by Vicente V. Eliver
“Investment in knowledge pays the best interest.” – Benjamin Franklin
The KKFI family is elated!
Yesterday, June 29, 2016, we received the best news in months. Twenty-three (not 20 as earlier reported) —yes, “2” and “3”—students sponsored by the Kapatiran-Kaunlaran Foundation Inc. (KKFI) passed the Accreditation and Equivalency (A&E) test of the Alternative Learning System (ALS) of the Department of Education (DepEd).
READY… GET SET… DREAM! Members of Batch 2015 of Alternative Learning System (ALS) classes in Navotas City and Manila (districts of Sampaloc and Tondo and the Manila North Cemetery) pose for posterity just before their Accreditation and Equivalency Test last April 17.
It was a remarkable feat! The number of passers this year has been the highest since KKFI started to conduct ALS classes in 2011. (We will try to feature most, if not all, of the passers in future blogs).
You see, the KKFI has this firm belief in the importance of education as a way out of poverty. Hence, it has been using most of its funds in providing education to impoverished children and youth of Navotas City and Manila (particularly Sampaloc and Tondo districts and the Manila North Cemetery) through ALS.
The Department of Education has come up with ALS in response to the need for more education opportunities to poor but deserving students. It is a non-formal, but parallel to formal, system of education in the Philippines.
Even the UNICEF took notice of ALS and recognized it as the best non-formal educational format in Asia that even countries like Thailand and Myanmar are copying it. Indeed, it is considered as the most successful intervention among members of the younger generation who are unable to attend school due of various reasons.
“I’m overwhelmed and thankful to KKFI for inviting me to attend ALS,” said Melanie Balateco, who is now in her third year in college. She was a high school dropout.
GRADUATION PICTURE. This picture shows last year’s batch with KKFI Executive Director Nancy C. Nicolas (in green blouse in the middle of front row). Also, seated in front are: (From left) KKFI ALS Coordinator Vincent Eliver, Ms. Xenia Señorin of the Department of Education-Manila, former KKFI Community Development worker Arvin Reyes, Instructional Manager the Rev. Dan Francisco, Ms. Gillan Atienza of DepEd-Manila, Ms. Nicolas, Ms. Tita Villarosa, Samantaganor president, KKFI Program Director Rexan Dayao, General Board of Global Ministries (GBGM) mission fellow Nora Cunningham, Instructional Manager Joanna Marie Merced, KKFI Pulilan, Bulacan coordinator Christian Love Daroy-Gagno, St. Peter UMC coordinator Ana Martin, and ATD coordinator Eden Mañalac. The event was KKFI-ALS Batch 2015 graduation ceremonies.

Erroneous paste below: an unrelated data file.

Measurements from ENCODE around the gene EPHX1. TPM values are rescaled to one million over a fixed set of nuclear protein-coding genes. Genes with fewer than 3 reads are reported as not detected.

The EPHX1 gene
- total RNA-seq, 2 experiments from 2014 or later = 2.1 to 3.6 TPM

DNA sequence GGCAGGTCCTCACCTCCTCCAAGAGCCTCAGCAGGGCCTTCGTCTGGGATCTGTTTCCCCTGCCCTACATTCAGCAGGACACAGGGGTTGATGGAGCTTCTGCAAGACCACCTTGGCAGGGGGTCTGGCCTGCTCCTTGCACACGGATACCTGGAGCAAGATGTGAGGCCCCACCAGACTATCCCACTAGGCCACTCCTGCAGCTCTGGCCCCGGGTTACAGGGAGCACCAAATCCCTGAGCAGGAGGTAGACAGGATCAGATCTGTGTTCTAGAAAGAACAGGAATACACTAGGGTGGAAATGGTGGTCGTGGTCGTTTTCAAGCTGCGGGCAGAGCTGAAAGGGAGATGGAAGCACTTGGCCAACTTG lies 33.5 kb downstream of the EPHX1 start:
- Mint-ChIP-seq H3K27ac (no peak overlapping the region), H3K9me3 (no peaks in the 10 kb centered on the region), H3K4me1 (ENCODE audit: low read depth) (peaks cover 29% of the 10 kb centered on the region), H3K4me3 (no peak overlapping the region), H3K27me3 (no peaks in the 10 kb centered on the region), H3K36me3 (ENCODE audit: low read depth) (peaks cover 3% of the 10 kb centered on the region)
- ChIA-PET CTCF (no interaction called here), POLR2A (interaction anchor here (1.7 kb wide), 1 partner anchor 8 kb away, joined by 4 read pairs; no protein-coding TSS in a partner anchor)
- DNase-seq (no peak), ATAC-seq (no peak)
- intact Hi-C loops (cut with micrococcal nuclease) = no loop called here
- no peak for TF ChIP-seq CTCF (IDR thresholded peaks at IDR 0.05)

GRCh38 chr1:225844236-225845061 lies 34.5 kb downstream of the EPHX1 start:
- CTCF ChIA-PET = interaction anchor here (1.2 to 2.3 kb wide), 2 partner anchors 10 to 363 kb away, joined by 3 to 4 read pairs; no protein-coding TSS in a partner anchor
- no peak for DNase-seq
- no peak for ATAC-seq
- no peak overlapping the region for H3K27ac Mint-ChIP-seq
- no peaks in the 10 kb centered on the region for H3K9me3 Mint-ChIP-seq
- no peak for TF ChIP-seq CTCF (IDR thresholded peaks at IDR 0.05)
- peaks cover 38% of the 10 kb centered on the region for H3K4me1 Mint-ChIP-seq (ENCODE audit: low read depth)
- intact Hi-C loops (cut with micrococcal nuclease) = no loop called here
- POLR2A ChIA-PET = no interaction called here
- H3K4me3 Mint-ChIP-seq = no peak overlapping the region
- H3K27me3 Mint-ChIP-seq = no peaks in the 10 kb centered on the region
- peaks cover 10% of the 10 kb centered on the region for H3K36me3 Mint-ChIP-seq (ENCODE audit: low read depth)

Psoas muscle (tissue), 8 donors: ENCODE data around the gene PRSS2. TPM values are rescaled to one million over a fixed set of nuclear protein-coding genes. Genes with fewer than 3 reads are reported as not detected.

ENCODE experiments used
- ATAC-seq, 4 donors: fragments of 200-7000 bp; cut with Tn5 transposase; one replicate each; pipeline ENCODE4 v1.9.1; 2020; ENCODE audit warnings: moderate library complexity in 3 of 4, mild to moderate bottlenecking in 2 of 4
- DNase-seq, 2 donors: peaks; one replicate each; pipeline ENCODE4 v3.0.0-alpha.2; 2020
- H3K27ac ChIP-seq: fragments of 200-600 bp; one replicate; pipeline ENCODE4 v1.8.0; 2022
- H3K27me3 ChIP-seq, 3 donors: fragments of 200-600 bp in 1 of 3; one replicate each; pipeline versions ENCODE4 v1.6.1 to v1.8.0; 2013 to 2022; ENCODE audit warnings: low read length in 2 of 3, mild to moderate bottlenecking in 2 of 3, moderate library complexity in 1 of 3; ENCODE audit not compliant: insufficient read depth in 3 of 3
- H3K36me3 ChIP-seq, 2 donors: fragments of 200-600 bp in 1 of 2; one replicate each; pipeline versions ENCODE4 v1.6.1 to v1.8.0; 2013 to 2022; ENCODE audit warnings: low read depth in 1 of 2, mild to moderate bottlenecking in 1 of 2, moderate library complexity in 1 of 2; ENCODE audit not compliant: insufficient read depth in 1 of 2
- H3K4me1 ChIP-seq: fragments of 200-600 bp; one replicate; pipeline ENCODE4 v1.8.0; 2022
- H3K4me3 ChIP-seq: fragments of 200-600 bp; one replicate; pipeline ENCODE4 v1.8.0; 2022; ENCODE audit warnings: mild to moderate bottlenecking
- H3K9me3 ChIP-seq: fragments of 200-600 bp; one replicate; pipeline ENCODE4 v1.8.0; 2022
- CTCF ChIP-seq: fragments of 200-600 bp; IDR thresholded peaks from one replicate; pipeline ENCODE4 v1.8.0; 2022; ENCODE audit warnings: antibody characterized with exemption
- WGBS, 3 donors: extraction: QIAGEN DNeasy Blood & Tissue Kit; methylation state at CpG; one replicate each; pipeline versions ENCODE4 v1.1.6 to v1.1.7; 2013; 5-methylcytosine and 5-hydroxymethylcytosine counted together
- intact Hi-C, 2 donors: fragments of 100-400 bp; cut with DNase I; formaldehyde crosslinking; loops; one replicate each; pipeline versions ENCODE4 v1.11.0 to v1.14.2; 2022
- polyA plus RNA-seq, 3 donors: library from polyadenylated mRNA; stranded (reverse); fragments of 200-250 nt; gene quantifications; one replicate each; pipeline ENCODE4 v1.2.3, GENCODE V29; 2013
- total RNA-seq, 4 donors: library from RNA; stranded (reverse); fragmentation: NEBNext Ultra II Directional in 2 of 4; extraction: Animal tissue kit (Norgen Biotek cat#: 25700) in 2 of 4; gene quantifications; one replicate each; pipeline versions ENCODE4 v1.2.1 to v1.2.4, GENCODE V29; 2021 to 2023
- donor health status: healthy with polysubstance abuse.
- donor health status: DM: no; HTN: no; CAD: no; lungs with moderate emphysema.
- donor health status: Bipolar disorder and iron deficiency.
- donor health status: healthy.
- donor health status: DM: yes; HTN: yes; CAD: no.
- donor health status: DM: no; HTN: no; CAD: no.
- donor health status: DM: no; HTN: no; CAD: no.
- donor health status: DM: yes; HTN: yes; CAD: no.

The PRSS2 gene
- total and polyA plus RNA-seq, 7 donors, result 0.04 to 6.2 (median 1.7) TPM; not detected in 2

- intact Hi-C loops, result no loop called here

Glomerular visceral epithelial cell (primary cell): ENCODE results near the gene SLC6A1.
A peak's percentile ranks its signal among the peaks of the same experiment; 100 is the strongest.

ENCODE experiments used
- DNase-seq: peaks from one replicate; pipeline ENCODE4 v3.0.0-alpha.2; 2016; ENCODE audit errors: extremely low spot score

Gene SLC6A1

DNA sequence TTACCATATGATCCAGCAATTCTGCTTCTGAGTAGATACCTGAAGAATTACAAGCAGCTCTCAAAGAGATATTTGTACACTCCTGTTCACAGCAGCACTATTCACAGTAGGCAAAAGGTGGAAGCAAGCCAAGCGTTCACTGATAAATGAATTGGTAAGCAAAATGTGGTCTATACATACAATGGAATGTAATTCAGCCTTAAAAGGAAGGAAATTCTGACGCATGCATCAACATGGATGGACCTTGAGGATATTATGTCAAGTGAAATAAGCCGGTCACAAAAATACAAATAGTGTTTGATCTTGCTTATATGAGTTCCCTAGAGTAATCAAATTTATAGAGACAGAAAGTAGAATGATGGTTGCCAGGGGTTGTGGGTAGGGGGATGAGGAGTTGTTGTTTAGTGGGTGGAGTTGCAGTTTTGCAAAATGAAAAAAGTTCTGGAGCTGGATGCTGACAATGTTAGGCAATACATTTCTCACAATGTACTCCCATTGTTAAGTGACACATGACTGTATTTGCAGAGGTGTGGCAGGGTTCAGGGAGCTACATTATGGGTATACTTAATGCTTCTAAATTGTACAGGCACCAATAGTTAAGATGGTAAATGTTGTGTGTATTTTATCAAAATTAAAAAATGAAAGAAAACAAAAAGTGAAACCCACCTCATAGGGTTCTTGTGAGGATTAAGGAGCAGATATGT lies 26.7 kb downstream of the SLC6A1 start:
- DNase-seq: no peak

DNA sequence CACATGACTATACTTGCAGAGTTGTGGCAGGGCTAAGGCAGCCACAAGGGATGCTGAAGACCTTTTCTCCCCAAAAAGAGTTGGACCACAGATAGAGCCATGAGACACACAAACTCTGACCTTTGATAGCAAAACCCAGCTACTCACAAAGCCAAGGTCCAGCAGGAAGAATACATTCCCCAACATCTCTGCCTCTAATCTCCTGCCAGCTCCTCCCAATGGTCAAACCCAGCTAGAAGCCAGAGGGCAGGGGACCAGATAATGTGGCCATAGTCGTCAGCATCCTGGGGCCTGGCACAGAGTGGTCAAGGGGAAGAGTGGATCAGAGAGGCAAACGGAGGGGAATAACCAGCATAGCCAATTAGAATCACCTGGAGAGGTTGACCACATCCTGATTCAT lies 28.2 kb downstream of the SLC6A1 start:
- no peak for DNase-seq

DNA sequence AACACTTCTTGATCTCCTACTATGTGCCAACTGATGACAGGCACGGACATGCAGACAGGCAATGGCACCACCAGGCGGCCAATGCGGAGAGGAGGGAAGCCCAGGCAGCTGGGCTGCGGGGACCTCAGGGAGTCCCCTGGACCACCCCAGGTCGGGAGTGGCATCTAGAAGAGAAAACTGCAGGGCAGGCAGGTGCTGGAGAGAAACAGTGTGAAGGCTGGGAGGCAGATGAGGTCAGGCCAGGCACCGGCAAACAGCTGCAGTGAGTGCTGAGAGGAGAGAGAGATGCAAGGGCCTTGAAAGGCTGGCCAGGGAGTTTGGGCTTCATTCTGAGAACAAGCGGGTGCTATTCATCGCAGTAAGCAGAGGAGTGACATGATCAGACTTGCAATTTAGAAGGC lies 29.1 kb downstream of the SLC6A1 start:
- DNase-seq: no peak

Hanna Flores, our education officer, said, the OSYs see ALS as their final recourse if they hope to continue their studies. ALS, they said, allows them to study and work at the same time because it is time-flexible. Indeed, ALS was designed that way. It was meant to respond to the learners’ capacity to cope with the required number of hours in class.
We found out that most of our learners are the bread winners of their respective families. Some are independently supporting their own education. There are also mothers who attend classes with their child in tow and workers who had to go to their classes straight from their night shift assignment in order to catch up with the lessons.
All KKFI ALS learners invariably have been experiencing financial difficulties and other adversities, but they did not stop dreaming.
ALS is a long term form of intervention provided by KKFI but it has a lifelong effect in the lives of the OSY as program stakeholders. Finishing elementary or secondary levels is a gigantic leap closer to their dreams.
Yesterday, 20 of our learners did exactly that. We are positive hundreds, even thousands, more are going to do the same. It just takes faith.